(Linda Kaye/AP :: Jeff Lewis/Icon SMI)
(Linda Kaye/AP :: Jeff Lewis/Icon SMI)

Strapping on the Pads—All of Them

A former Pro Bowl safety, VP of football operations Merton Hanks is the NFL's point person for the mandate requiring players to wear knee and thigh pads in 2013

By
Jenny Vrentas
· More from Jenny·

JENNY VRENTAS: For the first time since 1994, thigh and knee pads will be mandatory in the NFL this season. Why now?

HANKS: Under the direction of Commissioner Roger Goodell, well over four years ago, we did a top-to-bottom review of how we can affect the game to make a safer game. So looking at our padding for the players, it was clear that mandating lower-leg padding probably would be the way the NFL would go. So we began negotiations with the NFLPA, talking through different options on how that would work; we worked with our equipment manufacturers and suppliers, and gave the players, our clubs, our coaches and our ownership ample time to digest the issue. We certainly want to mitigate thigh and knee contusions, bruises that can cause lost days, lost playing time, lost practice time, and add that extra layer of protection. Unlike other sports, our players hit the ground, so any layer of protection that can be light and strong, and that a player can feel good about wearing, and be comfortable in, we feel it’s necessary we make that available to them.

VRENTAS: Some players have strong opinions about these pads becoming mandatory. Did you expect this resistance?

HANKS: Absolutely. I think we would be naïve to not acknowledge that when a player goes from wearing nothing to being made to wear something—as grown human beings, we tend to be resistant to change. This change is uniform, there is equity, and we certainly believe that it will provide certain protections for the lower leg that, quite frankly, were not there before. We’ve been in partnership with the players’ association from the very beginning, and that’s why the rule was passed in 2012, with implementation in 2013, to give players an opportunity to get used to carrying pads once again. The ultimate example I can give—not only for offensive players who are in position to be hit, like our MVP in Adrian Peterson—but also you have Ed Reed and Bernard Pollard at the safety position in the Super Bowl, wearing knee pads when they were not mandated and they did not have to do it. That tells you everything you need to know. That padding did not stop those players from making plays in the biggest game of the year, that did not stop them from winning a Lombardi Trophy, and hopefully added to the protection we are all seeking for all of our players.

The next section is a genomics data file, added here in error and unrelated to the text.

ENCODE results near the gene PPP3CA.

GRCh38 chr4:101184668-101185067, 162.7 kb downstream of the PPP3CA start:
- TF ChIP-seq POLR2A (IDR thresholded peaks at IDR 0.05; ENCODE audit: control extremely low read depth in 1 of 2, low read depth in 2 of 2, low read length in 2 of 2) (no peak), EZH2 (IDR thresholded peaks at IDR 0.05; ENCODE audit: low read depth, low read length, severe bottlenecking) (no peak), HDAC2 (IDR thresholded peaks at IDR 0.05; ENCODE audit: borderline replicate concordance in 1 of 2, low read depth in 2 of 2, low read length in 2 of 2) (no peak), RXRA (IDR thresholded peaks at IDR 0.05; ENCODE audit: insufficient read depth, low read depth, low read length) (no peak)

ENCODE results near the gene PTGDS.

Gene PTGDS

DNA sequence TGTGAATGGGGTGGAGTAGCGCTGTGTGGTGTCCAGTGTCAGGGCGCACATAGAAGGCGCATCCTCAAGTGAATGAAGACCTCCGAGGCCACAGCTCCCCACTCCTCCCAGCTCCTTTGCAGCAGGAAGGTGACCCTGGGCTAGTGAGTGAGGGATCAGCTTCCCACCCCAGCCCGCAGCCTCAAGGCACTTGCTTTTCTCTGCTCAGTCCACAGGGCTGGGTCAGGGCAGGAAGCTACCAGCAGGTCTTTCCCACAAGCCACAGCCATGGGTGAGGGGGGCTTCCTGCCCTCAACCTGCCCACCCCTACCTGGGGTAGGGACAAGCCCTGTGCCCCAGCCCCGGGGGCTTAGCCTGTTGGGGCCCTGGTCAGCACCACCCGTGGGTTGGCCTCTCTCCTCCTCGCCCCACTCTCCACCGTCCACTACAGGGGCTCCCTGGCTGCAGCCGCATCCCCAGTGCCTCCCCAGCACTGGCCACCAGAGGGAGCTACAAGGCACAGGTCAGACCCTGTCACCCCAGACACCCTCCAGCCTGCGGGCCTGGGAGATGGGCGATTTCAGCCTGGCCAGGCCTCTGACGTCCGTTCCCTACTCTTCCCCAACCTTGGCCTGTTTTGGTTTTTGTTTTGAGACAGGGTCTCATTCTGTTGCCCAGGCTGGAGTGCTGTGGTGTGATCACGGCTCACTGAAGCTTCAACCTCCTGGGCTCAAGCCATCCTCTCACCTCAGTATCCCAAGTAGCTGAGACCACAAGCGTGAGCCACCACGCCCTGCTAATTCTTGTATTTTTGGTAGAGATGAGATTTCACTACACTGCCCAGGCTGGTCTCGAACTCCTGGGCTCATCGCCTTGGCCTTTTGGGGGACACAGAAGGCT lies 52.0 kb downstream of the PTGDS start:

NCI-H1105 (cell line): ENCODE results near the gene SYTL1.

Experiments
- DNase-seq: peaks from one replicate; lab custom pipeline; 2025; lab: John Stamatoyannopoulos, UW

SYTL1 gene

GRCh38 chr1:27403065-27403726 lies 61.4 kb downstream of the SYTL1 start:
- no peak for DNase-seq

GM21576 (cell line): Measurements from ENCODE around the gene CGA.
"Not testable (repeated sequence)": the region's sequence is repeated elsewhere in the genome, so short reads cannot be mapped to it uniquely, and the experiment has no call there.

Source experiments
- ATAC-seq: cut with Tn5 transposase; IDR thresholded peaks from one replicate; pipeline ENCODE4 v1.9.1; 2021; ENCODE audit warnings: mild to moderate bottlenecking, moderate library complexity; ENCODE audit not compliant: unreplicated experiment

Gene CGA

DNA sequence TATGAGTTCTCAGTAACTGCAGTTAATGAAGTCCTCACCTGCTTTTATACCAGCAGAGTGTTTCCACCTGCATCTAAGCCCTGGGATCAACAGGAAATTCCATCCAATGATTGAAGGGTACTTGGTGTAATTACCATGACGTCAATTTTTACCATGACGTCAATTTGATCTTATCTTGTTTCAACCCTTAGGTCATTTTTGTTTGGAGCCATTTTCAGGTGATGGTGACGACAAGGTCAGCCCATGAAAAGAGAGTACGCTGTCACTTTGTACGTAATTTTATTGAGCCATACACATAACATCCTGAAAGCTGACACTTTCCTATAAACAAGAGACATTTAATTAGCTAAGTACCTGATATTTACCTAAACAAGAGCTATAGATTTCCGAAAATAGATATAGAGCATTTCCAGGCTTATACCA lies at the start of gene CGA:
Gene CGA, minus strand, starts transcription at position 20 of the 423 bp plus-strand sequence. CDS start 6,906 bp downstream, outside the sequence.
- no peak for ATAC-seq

VRENTAS: By the league’s estimate, only about 30% of players were wearing thigh and knee pads. Are you surprised that number was so low?

HANKS: No. Because players, as most human beings, will only do as much as they need to. In regard to lower-leg padding, it was not mandatory in the mid-90s, and as players during that time, of which I was one, you were always looking for ways to be lighter and faster, so many players eschewed the use of lower-leg padding at that time. The primary point of contention has now been solved. Every player except for the kicker and the punter will have lower-leg padding, so there is no advantage. Early in my career, I wore thigh and knee pads; later, the thigh pads. You couldn’t risk having your legs hurt, especially as a defensive back. When you can’t run, you can’t play, and certainly as a defensive back, where you are running maybe two to four miles a day, you can’t afford to have your thighs bruised or any contusions or that type of thing. I certainly wore thigh pads; Deion Sanders wore thigh pads, so it certainly won’t affect the speed of the athlete, by any stretch.

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6 comments
evil.aaronm
evil.aaronm

Oh, please.  The man is just a shill.  The cold, hard fact is that if the pads provided benefits, players would wear them.  Like helmets.  You don't see any players saying, "We don't need helmets."  The NFL is just going the way of the rest of Amerika: lawyer-safe.

JimKelly
JimKelly

@evil.aaronm Anyone that's studied any kind of martial arts knows that you can slow a fighter down with a kick to the leg. Taking a helmet to the leg could injure it, in a rare instance, but a more likely outcome would be a charley horse or deep thigh bruise. It's comparable to something several times worse than the day after a heavy leg day. You could still function, but you won't want to, nor are you at optimum strength.

The cold, hard fact is that players stopped wearing them because they felt that they could run faster without them. I never understood that train of thought. I a NFL player is slowed down by eight ounces of additional padding, he shouldn't be in the NFL in the first place.

jnaber15
jnaber15

How do the thigh and knee constitute lower-leg?

eg3479
eg3479

Jenny, you should have asked him about loose fitting helmets. They are too loose fitting and fly off way to easily these days. And if they seem to be so concerned with head injuries, loose fitting helmets cause a secondary collision with the head and brain. I'd rather see this change than rule changes about helmet to helmet.

ClutchPrimetime
ClutchPrimetime

@eg3479 You are totally correct in seeing this as a proble but the helmets flying off is actually caused by the change from metal chin strap snaps to plastic snaps (in my experience).  I played in college when this change was made and the snaps become distorted during a hit and release.  I always wanted to change back but the helmets are checked.  Apparently the metal straps were cutting tacklers hands and arms and rumors were circulating that some players even sharpened the metal snaps. 

eg3479
eg3479

Jenny, you should have asked him about proper fitting helmets. They are way to loose fitting and fly off way to easily these days...

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